A World First: The Climate Change Agreement

To tell you the truth, I have not been keeping a close eye on what has been going on in Paris, France, over the last few weeks in terms of the world climate change agreement. I only know from what has been pumped out through the news media, and that has been mostly uninformative as far a details go. So, I have only my opinion to put forth, and it is extremely narrow, very Canadian and very non-academic.

Climate Change Cartoon Dec 13 2015 Weblog Image

My cartoon drawing of increased ocean levels due to melting ice from the Polar Caps. Where I live, I am only a few metres above sea level on the West Coast of British Columbia, Canada.

First, yes, I am very happy that some sort of world agreement has been reached. I am not so happy that it has no teeth in terms of enforceability if a single country says they do not want to meet the emissions requirements set out in the world agreement. I guess the only option is to shame them to death, and everyone else picks up the slack on cutting back more on pollution. So it has no teeth, and a few bucks has been set aside to help poor polluting countries with their requirements. But, hey, it has been done! Power hug!

So where was Canada on this? Sure, with a freshly elected government (that seems to be a 180 degree from the old administration that was just kicked out) we seem to have a fresh face going into the Paris Climate Talks–but are we going to put our money where our mouth is?

Well, it appears, as a result of having a Federal Concentrative Government for nearly a decade, the onus is put on each Provence to choose how it will they will fight climate change. Now we will have mishmash of standards on output on Carbon and other types of pollutions, instead of a nationally regulated one, for keep everything in check. Fore example, if an energy rich region says that it wants to pump out more oil, then it is free to adjust its carbon output as it sees fit, forgetting about climate change emissions targets, and see it as a encumbrance.

My favourite argument regarding who has the right to create huge amounts of pollution starts like this: Because the rich countries have already made their wealth, and pumped out records amount of pollution in the process, then why not an emerging economy too?  It is only fare that a countries like China, India be allowed to start their industrial revolutions by building more factories and utilising their cheaper labour for exports to already rich counties like Canada. Do countries like the United States have the right to tell emerging countries to stop, slow down, or create costly systems that reduce pollution for the same output, but eats away at a company’s bottom-line? I really do not see anyone officially arguing that point home publicly on the news, other than saying, “you shouldn’t do it.”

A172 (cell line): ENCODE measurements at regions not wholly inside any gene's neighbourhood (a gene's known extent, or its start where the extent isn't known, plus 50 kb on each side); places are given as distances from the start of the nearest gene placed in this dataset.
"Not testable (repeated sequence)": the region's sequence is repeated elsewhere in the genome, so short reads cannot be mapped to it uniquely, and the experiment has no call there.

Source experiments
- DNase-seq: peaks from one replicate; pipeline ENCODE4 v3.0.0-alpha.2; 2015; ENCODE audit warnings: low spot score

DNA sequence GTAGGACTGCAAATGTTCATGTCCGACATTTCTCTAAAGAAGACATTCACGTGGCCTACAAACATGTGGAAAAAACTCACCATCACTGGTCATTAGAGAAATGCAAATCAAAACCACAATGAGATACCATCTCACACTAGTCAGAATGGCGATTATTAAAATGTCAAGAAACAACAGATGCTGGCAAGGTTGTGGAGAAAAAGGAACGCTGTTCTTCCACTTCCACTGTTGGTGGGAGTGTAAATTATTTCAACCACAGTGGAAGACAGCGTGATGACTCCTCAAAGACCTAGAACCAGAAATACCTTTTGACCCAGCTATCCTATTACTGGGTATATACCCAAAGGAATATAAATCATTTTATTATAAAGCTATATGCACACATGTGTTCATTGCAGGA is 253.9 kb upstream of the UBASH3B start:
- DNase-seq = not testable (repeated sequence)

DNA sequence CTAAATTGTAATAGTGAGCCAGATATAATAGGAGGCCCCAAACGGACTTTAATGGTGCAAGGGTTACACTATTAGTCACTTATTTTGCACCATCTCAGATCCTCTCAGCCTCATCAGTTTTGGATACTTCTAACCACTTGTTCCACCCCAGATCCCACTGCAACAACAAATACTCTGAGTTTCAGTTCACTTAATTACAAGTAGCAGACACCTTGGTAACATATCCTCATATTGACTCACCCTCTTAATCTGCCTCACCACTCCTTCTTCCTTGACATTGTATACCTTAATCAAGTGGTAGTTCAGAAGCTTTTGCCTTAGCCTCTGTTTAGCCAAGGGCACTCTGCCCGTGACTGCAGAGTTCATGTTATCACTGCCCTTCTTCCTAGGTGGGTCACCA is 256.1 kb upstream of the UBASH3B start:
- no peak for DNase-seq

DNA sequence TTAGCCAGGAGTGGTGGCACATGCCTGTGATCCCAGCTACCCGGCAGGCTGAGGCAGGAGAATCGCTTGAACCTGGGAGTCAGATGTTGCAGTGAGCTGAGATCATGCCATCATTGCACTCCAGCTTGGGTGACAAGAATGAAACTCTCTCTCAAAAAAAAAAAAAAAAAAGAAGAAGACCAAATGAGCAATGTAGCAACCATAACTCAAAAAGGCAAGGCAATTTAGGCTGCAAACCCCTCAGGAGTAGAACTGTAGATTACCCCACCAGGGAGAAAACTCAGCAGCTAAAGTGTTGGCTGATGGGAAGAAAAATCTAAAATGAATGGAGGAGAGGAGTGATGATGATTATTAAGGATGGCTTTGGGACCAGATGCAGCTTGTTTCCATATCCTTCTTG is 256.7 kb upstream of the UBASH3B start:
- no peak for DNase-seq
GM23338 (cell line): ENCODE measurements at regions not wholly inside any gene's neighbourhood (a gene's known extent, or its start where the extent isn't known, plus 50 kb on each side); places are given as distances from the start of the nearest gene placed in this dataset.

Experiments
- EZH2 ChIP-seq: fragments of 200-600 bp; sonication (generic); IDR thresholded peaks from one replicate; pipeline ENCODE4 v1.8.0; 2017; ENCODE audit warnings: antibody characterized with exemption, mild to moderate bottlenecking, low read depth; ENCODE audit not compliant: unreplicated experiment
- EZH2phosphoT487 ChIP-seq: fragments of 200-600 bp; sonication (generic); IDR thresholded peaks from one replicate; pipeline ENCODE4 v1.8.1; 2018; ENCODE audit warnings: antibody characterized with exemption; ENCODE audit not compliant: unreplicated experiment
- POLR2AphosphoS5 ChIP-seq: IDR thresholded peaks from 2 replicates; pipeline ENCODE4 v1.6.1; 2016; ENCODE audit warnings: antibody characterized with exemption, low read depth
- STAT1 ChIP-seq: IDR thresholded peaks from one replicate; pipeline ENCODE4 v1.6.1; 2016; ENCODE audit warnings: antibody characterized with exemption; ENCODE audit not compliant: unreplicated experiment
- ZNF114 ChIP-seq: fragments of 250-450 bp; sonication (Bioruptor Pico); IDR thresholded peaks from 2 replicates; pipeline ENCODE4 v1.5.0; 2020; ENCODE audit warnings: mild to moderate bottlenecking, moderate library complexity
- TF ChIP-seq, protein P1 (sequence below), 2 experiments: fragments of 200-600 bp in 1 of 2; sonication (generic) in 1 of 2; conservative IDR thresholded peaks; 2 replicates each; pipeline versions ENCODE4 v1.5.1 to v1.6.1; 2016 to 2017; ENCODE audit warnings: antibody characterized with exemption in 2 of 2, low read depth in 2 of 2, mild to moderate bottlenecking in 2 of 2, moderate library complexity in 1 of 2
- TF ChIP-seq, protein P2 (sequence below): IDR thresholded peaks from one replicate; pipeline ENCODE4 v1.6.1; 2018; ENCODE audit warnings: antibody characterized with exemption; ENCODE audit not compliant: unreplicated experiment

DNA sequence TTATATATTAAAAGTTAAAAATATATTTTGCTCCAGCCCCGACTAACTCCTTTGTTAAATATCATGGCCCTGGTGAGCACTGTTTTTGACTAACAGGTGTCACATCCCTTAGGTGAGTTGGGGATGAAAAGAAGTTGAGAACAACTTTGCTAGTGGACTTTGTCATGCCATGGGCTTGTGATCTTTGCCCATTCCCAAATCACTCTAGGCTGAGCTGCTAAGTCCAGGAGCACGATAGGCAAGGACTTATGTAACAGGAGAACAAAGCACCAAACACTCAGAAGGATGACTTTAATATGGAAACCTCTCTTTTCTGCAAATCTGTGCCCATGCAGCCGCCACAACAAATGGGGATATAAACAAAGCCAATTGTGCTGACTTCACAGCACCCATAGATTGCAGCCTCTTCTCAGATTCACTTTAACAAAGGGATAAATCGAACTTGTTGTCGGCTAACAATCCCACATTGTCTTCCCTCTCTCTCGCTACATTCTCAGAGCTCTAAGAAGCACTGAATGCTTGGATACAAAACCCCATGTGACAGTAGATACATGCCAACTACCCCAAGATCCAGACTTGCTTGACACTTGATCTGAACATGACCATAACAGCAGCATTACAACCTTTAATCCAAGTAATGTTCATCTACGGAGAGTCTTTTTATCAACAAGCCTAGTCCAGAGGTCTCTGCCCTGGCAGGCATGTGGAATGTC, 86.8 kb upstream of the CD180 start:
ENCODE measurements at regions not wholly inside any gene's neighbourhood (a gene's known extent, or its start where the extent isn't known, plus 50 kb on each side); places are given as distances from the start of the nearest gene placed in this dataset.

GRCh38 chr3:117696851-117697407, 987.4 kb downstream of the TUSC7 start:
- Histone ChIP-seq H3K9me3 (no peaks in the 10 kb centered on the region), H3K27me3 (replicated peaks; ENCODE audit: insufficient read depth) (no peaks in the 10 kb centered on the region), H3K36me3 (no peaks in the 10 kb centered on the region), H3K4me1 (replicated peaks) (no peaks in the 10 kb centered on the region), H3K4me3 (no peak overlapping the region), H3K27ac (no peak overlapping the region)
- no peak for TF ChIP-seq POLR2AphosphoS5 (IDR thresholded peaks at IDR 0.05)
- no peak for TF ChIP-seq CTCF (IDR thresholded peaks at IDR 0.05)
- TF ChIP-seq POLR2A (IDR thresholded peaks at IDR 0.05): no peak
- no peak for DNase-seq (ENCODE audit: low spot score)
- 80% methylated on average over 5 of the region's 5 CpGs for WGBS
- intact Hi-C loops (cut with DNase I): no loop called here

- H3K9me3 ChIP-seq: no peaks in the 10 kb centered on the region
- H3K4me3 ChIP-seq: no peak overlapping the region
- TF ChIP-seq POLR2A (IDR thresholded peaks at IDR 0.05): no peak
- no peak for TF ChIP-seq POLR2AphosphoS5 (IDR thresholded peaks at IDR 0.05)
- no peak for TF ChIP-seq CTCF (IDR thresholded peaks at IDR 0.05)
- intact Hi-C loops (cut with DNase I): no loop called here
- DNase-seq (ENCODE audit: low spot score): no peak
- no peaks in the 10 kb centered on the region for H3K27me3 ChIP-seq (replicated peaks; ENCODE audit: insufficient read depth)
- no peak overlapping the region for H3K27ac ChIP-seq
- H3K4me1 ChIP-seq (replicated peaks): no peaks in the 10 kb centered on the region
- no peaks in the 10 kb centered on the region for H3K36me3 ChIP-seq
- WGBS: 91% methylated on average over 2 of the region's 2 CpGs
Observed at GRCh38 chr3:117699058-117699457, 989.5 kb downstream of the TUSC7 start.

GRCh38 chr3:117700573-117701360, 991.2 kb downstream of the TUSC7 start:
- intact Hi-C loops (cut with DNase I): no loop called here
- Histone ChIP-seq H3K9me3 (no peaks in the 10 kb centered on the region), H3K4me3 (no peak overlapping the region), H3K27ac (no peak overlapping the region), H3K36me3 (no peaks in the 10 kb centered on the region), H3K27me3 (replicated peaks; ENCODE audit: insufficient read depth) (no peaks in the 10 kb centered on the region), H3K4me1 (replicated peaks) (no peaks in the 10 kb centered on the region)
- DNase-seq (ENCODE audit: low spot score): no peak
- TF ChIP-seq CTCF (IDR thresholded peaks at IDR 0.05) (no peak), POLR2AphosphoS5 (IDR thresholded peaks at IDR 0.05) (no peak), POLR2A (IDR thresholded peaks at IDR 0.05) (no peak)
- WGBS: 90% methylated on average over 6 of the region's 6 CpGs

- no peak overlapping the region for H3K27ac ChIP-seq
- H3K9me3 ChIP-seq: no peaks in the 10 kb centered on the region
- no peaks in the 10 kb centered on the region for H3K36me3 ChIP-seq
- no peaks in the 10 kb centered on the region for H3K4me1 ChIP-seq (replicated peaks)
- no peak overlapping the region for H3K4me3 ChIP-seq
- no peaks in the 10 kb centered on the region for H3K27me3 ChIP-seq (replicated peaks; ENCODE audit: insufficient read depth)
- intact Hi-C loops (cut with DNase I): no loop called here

Canada is a resource based economy. We make very little versus our resources that we mine, pump and extract out of the ground. We have a lot of land mass, and really, it is easer to sell raw iron, then it is to make nuts and bolts, at our labour costs. But extracting all that stuff, you need energy, and that makes pollution, and combined, has huge environmental side effects. Yes, we are a world player in pollution too.

Greed, like everywhere else, is common, and has the power to knock down Environmental Laws. Just look at Canada over the last decade. All this “agreeing” could get turned around again, and Climate Change will just be a side effect of getting richer. This is where I loose hope in the future as many Canadians voted for a government that was pro Big Oil and soft on the environment during the last nine years.

So, it is a good thing that Canada has had a change in government, and now this government has at least showed some initiative on fighting climate change. I guess the real sticking point will be if Canada latches on and holds true to this commitment, follows through and meets its objective of lowering and limits carbon out put within the time frame. I guess time will tell

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